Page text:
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May 18, 2021

Lismore backs biodiversity strategy and rate rise

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Lismore's Biodiversity Management Strategy would help fund things such as weed control to improve the local environment. But a group of councillors are trying to overturn its approval. Photo: Shutterstock
Lismore’s Biodiversity Management Strategy would help fund things such as weed control to improve the local environment. But a group of councillors are trying to overturn its approval. Photo: Shutterstock

A majority of Lismore City councillors last night knocked back an attempt to do away with the recently approved Biodiversity Management Plan.

The BMS involves a special rate variation that aims to raise $500,000 for environmental works, mainly in rural areas.

The BMS was approved at last month’s council meeting but five dissenting councillors lodge a rescission motion against the decision.

That motion was debated last night, but the decision to adopt the plan was supported by a majority of the councillors.

They were mayor Jenny Dowell, Simon Clough, Vanessa Ekins, Isaac Smith, Ray Houston and Glenys Richie.

Cr Greg Bennett, Gianpiero Battista, Neil Marks, Graham Meinke and and Mathew Scheibel.

Following the meeting, mayor Dowel posted a message on her Facebook page saying the rescission motion had failed.

‘5 Councillors tried to overturn last month’s decision in support of the Biodiversity Management Strategy by lodging a rescission motion- we debated it at an extraordinary meeting tonight and it was lost so last month’s decision to support the BMS – and a special rate variation to implement it – stands,’ Cr Dowell said.

The BMS will be accompanied by a rate rise, which is expected to start on July 1 2016.

At the previous meeting, Crs Jenny Dowell, Isaac Smith, Ray Houston, Vanessa Ekins, Simon Clough and Glenys Richie supported the strategy.

Greens Cl Vanessa Ekins had argued the strategy was the culmination of eleven-year process that had involved three environmental committees and extensive consultation.

‘We want it, we need it, we can afford it,” she said.

‘Water, air and soil are important and they are under threat.’

But Cr Bennett, perhaps the most vocal critic, argued the BMS would do nothing to assist farmers.

He argued that farmers’ incomes had declined in real terms by around 60 per cent over the last 50 or so years, while their costs were up 20 per cent in real terms.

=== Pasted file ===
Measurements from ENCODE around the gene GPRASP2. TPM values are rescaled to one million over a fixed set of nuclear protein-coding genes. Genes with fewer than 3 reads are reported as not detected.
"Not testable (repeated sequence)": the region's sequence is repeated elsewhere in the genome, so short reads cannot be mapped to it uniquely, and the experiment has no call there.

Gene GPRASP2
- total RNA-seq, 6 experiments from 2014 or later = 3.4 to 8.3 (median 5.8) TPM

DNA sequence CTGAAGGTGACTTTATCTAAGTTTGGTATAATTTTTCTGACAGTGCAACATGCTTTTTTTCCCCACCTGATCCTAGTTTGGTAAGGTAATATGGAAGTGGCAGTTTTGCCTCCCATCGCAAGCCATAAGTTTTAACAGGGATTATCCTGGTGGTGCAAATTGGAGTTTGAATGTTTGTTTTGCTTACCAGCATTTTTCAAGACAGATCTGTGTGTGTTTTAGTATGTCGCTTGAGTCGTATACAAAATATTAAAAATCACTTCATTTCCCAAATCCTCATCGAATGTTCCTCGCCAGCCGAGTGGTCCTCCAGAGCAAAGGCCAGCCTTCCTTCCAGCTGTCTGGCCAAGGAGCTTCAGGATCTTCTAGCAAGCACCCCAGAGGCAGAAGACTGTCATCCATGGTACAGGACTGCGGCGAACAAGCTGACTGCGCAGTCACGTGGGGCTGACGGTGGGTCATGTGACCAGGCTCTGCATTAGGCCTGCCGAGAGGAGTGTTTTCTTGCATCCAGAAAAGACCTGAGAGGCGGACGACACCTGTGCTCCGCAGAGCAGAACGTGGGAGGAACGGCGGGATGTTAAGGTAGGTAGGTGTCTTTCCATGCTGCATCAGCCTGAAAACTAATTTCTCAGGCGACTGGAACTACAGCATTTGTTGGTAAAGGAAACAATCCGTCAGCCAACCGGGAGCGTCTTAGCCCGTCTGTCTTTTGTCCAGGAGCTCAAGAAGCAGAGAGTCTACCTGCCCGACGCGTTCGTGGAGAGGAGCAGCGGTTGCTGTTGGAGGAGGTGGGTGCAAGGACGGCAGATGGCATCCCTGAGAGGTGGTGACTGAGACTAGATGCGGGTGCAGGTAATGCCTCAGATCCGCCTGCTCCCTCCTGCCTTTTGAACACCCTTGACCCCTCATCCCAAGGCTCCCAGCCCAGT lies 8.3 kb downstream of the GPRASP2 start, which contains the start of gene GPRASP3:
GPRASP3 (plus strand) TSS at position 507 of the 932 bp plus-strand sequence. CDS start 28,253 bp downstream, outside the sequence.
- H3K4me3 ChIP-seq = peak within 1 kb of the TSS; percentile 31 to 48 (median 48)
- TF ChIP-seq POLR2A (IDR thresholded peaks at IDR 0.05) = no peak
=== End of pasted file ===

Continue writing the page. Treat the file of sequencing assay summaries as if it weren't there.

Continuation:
‘Full time farmers simply have no capacity to pay rate increases,’ he said.

However, supportive Cls argued that 70 per cent of money raised by the special rate would be earmarked for projects in the rural areas.


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2 COMMENTS

  1. ‘We want it, we need it, we can afford it,”
    If this IS so, we don’t a rate hike ! do we ?
    IF Lismore Council was a competent body the Biodiversity would already be protected, but many instances of clearing protected native vegetation are routinely ignored.

  2. OMG I am a person more than most who supports a concerted effort to have implemented a bio diversity strategy to protect our endangered fauna and flora,

    My fear not assisted by the photo with this report makes it appear that a good proportion of the half million dollars is to be a slush fund for Monsanto and it’s cronies,

    Of course while other countries are seeking to limit and in some cases have banned Glyphophates we are because of our slack laws and ignorance have virtually become a dumping ground for this toxic and insidious poison,

    With irony it is the rate payers and community who are footing the bill, the workers doing the job who are risking their health and of course the environment being subjected to the usual chemical onslaught year in and year out,

    I did note our worker/for the dole worker and/or volunteer although wearing a cotton mask was still bare skinned on a sunny day, he should take care as the surfactants in your typical Round Up mix help with the application of the herbicide, it is my understanding that the Round Up label cautions to avoid skin contact; OHS should be a high priority when it comes to the low paid or conscripted worker,

    There really needs to be some transparency and information made to the public regarding the cost, the environmental risks, the health hazards and effectiveness of Round Up by Councils, Greening and environmental care groups, thats a good start for a bio diversity strategy,

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